President Obama's re-election win sparked a sharp sell-off in coal, gas and oil stocks Wednesday.
During the presidential campaign, Republican challenger Mitt Romney said Obama had waged a war on the coal industry during his first term. The reality is more nuanced. Coal production has dropped swiftly, but that's due to a mix of factors, including a U.S. natural gas boom that's made gas a compelling energy alternative. The recession has also dampened demand.
The coal industry will see more regulations take effect in 2015, but many of those rules were written before Obama took office. A second Obama term will likely make coal exploration and combustion more expensive over the next four years, as experts expects he will be even tougher on the coal industry.
Investors had been holding out hope that a Romney win would be a boon for the industry, since many felt he would try to find a way to untangle some of those regulations.
"Romney was quite clear about the need for coal use and coal exploration, while Obama is viewed as more friendly toward environmental regulations," said Dan Greenhaus, chief global strategist of BTIG.
Coal companies, which had a nice jump ahead of the election, saw the sharpest declines. "If there was a Romney trade yesterday, today is about unwinding those trades," said Greenhaus.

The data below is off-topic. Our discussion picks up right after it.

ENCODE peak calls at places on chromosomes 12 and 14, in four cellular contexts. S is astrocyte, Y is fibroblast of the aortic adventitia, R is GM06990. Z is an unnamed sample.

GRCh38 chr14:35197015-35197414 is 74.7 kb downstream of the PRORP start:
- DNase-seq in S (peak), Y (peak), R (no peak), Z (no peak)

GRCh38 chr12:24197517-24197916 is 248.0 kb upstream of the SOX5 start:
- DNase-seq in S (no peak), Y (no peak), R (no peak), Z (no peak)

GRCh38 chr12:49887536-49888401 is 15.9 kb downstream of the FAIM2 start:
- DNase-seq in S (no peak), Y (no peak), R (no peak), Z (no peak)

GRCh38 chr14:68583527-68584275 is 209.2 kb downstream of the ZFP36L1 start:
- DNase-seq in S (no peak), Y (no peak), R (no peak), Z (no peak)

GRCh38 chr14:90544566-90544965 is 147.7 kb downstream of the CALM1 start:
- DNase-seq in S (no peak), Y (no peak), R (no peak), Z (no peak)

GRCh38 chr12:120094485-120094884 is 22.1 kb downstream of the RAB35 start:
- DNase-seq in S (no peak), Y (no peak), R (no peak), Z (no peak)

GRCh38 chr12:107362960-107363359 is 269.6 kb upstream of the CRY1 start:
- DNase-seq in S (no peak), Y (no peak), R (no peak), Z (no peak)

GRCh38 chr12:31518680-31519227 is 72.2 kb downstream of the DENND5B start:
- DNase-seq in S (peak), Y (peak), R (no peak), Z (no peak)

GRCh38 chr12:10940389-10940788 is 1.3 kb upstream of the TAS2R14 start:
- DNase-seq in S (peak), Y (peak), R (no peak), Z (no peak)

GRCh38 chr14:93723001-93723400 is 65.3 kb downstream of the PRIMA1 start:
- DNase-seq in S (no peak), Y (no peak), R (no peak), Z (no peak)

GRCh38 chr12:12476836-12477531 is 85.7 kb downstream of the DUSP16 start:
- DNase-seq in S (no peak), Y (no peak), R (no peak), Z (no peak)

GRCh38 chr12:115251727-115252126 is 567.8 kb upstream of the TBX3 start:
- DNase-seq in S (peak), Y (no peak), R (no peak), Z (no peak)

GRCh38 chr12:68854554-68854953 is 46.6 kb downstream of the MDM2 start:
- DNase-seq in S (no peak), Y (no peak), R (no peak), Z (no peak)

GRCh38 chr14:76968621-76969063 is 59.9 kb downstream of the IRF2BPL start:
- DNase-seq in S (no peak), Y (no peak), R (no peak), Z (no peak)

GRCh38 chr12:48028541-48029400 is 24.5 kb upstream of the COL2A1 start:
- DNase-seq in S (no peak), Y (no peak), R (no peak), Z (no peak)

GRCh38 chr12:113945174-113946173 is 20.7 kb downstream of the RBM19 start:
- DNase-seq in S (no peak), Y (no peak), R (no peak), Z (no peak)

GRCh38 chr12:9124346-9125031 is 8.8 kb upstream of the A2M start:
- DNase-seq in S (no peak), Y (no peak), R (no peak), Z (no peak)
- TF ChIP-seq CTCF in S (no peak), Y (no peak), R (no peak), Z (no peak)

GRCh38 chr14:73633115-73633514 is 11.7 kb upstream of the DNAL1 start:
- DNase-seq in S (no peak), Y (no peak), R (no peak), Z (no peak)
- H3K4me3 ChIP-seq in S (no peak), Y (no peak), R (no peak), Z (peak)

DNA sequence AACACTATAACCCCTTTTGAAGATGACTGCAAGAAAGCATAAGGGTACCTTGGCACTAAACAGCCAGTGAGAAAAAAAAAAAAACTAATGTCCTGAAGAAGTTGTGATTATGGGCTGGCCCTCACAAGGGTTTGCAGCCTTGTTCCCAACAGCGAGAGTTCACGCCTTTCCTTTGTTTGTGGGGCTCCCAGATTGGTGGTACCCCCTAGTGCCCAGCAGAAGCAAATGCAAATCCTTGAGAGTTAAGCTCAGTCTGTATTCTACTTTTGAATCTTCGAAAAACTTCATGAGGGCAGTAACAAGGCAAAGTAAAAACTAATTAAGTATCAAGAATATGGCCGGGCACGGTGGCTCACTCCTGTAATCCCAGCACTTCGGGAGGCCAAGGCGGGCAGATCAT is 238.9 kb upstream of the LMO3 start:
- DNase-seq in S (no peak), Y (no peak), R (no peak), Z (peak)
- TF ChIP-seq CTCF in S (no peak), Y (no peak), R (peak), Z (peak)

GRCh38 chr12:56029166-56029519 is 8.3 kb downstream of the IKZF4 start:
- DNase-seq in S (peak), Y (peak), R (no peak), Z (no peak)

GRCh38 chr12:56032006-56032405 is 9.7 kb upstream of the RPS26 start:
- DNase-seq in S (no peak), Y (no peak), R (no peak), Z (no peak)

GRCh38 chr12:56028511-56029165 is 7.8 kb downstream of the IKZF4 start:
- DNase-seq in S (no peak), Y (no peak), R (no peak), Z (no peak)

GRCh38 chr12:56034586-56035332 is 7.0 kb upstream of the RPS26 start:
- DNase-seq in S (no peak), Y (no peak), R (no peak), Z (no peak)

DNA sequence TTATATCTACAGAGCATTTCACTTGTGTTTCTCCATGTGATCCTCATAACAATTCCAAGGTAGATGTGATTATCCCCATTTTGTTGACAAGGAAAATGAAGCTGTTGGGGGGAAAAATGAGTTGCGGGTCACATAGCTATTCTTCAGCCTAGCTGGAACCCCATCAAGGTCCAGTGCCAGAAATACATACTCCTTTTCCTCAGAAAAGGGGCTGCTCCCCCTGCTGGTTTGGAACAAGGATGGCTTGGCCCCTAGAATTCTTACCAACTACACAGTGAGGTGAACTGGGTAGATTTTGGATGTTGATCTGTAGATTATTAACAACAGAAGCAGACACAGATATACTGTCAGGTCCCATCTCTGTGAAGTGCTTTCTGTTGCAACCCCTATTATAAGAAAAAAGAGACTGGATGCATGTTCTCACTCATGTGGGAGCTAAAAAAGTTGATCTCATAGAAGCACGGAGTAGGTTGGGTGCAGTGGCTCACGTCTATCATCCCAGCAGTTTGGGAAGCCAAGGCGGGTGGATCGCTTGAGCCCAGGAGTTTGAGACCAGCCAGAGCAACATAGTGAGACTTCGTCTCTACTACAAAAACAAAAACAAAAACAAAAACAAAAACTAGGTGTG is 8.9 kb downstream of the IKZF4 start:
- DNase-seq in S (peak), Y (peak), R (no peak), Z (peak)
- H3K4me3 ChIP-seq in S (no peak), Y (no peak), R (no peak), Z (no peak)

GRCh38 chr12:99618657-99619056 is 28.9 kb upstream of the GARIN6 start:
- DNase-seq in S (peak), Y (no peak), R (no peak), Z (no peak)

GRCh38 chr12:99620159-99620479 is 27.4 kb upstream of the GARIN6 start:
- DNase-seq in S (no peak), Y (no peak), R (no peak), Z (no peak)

These companies have had a tough run in 2012 as cheap natural gas has lowered domestic demand for coal. Arch Coal and Alpha Natural Resources are both down more than 40% this year.
Natural gas producer Chesapeake Energy (CHK) also fell roughly 2%. While Obama's first term coincided with a boom in natural gas, investors worry that his administration could put restrictions on natural gas fracking and drilling, which could hurt the industry.
While the Obama administration is perceived as more friendly to so-called clean energy, shares of PowerShares WilderHill Clean Energy Portfolio (PBW), an ETF that invests in clean energy stocks, also sold off, dropping 2% Wednesday.
Drivers in California could soon be paying nearly $5 a gallon for gasoline as prices in the wholesale market have surged this week.
Wholesale gasoline prices in Los Angeles jumped Thursday to $4.35 a gallon, according to Tom Kloza, chief analyst at the Oil Price Information Service.
The wholesale price is "by far the highest we've ever seen in that market," said Kloza. Once taxes and other costs are factored in, wholesale MOREBen Rooney - Oct 4, 2012 2:02 PM ET
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